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Brasília city profile | city data
  • Brasília is remarkable for the modernist architecture and artistic urban planning of Oscar Niemeyer and Lucio Costa. In 1987 UNESCO declared the whole city a World Heritage Site.
  • The priority for the Secretariat of Culture and Creative Economy of the Federal District is social development.
  • In 2022, Brasília will be the Ibero-American Capital of Culture.

City data: Key facts

  • Geographical area: 5,802 sq. km
  • Total population: 3,015,268
  • GDP (PPP) million: $120,833

Brasília, although young, has a natural vocation for culture. Planned since the late 19th century, development only began in the mid-1950s, and it became Brazil’s capital in 1960. People from all over the country came to participate in its construction, creating a diverse and culturally rich workforce, which remains one of the capital’s main assets. Remarkable for the modernist architecture and artistic urban planning of Oscar Niemeyer and Lucio Costa, UNESCO declared the whole city a World Heritage Site in 1987, making it, at 112 square kilometres, the largest area in the world with this designation. It additionally became a UNESCO ‘City of Design’ in 2017.

Major cultural landmarks include the ‘Casa do Cantador’ (Singer’s House), created by Oscar Niemeyer to celebrate the northeastern Brazilian community of the Federal District through cultural events, and the ‘Praça dos Orixás’ (Orixás’ Square), located on the shores of Lake Paranoá, which is a centre for black culture as well as being host to the Iemanjá Festival and the Universal New Year’s Eve Celebration. Sites such as the Indigenous Peoples Memorial, not only mark the city’s colonial past, but encourage policies supporting traditional peoples. Carnival is a trademark of the city, with the 2019 event, under the slogan ‘Brasília, capital of all carnivals’, the largest staged to date. Meanwhile the presence of 133 embassies and international organisations in the city is a starting point for international cultural exchange.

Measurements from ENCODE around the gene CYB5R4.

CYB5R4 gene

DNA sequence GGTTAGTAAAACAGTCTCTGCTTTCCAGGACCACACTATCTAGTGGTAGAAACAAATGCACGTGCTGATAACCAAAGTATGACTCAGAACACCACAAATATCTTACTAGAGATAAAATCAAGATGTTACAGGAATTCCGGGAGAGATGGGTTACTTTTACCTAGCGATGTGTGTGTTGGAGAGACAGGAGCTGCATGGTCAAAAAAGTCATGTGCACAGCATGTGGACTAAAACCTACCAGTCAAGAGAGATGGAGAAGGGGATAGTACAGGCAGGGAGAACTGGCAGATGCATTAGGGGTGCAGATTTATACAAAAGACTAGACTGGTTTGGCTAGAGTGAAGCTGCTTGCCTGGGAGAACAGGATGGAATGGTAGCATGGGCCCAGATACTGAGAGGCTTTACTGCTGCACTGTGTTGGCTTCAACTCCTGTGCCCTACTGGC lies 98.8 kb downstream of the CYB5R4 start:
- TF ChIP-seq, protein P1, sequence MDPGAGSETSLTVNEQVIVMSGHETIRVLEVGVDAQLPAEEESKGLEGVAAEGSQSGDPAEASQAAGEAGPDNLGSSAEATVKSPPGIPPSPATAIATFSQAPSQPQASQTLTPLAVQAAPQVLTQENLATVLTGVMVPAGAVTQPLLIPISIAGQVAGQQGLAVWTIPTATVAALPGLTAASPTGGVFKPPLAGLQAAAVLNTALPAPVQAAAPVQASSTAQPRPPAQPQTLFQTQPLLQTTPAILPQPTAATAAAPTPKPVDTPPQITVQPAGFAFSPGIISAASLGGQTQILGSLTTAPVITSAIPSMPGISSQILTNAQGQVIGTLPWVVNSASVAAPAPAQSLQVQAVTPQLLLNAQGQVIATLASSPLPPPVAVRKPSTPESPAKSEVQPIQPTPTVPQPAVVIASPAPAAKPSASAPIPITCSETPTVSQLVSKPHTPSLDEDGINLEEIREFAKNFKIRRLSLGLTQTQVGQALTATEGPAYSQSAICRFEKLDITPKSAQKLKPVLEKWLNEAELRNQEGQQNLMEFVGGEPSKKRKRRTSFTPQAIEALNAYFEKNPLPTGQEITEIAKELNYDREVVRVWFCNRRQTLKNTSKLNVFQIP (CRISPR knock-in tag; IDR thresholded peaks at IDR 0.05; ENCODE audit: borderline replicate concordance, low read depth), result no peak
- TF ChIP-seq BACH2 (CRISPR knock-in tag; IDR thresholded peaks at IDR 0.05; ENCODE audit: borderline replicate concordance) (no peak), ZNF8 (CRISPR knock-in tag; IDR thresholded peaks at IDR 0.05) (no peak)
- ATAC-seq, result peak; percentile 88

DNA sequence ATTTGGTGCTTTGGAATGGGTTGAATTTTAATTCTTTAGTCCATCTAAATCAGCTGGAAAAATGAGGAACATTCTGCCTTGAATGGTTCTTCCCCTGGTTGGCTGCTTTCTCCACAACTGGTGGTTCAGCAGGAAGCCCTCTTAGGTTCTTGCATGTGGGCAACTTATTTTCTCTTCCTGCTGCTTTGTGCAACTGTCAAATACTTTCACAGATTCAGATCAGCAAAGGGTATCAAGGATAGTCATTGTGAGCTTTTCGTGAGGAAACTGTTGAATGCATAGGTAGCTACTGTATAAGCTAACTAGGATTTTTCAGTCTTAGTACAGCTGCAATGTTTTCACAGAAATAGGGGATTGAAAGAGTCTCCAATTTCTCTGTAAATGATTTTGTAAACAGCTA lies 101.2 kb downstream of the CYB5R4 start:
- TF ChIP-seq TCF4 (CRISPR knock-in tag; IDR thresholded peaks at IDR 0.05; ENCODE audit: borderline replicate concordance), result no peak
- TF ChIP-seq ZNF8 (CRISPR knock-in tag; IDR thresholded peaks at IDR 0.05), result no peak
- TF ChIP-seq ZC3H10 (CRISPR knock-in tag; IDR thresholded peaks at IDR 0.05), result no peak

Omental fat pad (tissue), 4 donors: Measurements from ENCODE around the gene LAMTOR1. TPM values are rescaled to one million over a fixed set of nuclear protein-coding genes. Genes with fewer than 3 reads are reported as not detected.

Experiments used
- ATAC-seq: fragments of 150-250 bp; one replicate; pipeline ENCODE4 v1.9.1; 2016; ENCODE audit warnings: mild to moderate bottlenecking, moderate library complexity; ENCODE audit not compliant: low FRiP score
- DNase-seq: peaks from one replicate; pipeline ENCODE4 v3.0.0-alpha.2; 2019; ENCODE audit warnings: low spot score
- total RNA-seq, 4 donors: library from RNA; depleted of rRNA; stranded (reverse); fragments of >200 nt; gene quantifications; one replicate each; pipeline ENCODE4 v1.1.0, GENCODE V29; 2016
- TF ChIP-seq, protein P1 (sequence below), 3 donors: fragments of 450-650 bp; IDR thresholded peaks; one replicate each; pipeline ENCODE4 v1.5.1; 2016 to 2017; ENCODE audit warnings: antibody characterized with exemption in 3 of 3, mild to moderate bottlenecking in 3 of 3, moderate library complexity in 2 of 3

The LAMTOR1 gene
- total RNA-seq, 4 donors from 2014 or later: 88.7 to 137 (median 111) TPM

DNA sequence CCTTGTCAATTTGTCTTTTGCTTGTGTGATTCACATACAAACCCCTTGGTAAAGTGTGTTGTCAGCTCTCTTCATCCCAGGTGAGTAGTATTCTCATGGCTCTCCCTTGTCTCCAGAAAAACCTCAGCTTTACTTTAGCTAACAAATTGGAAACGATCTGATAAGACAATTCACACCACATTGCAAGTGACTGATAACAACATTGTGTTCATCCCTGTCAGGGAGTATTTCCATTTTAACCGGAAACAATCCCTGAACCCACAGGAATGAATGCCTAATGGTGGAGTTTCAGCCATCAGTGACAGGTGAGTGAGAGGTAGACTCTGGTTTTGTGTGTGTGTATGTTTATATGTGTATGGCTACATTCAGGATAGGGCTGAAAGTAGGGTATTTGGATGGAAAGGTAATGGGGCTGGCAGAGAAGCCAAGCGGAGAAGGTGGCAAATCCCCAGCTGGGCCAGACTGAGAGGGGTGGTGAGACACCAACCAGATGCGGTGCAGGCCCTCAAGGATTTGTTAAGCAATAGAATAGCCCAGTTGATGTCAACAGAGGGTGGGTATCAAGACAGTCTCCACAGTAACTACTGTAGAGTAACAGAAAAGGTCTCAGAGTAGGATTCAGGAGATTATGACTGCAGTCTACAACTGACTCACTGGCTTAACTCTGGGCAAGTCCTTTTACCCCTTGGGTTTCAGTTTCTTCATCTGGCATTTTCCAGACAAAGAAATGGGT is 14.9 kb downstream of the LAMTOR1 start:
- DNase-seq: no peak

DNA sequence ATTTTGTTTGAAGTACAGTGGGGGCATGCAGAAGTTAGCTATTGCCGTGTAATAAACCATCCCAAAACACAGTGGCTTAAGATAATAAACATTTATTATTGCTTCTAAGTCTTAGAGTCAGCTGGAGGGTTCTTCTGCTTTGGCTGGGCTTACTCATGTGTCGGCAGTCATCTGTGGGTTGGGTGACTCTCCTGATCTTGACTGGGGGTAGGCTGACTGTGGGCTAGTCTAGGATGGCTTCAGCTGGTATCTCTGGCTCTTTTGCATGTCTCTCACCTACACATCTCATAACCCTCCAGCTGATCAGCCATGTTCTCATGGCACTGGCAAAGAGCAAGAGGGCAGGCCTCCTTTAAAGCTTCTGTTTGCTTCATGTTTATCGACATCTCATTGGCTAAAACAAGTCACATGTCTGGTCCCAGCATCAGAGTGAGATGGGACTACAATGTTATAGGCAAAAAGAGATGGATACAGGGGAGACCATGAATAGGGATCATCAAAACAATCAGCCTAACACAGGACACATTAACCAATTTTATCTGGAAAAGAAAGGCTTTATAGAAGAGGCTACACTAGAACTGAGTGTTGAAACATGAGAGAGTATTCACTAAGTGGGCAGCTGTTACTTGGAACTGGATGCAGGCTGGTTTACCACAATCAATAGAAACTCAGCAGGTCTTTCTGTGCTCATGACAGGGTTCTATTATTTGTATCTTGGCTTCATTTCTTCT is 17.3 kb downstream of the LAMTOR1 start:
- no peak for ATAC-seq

Brasília’s cultural planning is in the hands of its Secretariat of Culture and Creative Economy of the Federal District (SECEC), covering both the city and its outlying districts, with a combined population of around three million. Culture Councils play a significant part in the city: formed with equal participation from government agencies and civil society, they offer a valuable space for creating fair and effective cultural policies. In a city rich with heritage sites, the National Historical and Artistic Heritage Institute (IPHAN-DF) also plays a significant part in protecting tangible and intangible heritage.

The top priority for the Secretariat of Culture and Creative Economy of the Federal District is social development, including using artists and cultural infrastructure to eradicate poverty and spread cultural goods and services produced in the Federal District. Sometimes, as with the City’s Graffiti Appreciation Programme, homeless people or those in poverty are supported to become paid cultural producers. The City also seeks to preserve its rich cultural heritage, develop the creative economy and entrepreneurship, as well as, through education, grow a new generation of artists and art audiences. Three vital policy strands support this work. First, since 1991, 0.3% of the net revenue of the Federal District Government has been given to the Cultural Support Fund (FAC). This supports all kinds of cultural output from films, plays and exhibitions to DVDs, books and workshops. In 2019, the fund assisted cultural agents with R$ 68 million. Second, private investment in culture is encouraged by the Culture Incentive Law (LIC) which offers tax incentives for businesses which fund art, generating R$ 11 million in 2019. Third, the Cultural Connection Programme promotes the cultural industries of Brasília on an international stage. Through the programme, 563 entrepreneurs travelled to 31 countries in 2019 alone.

In 2022, Brasília will be the Ibero-American Capital of Culture, offering further opportunities to support the professionalisation of the cultural sector, and showcase Brasilia’s cultural offering to a global audience. In a city created as a work of art and symbol of conscious nation building, culture is a vital route to further grow prosperity.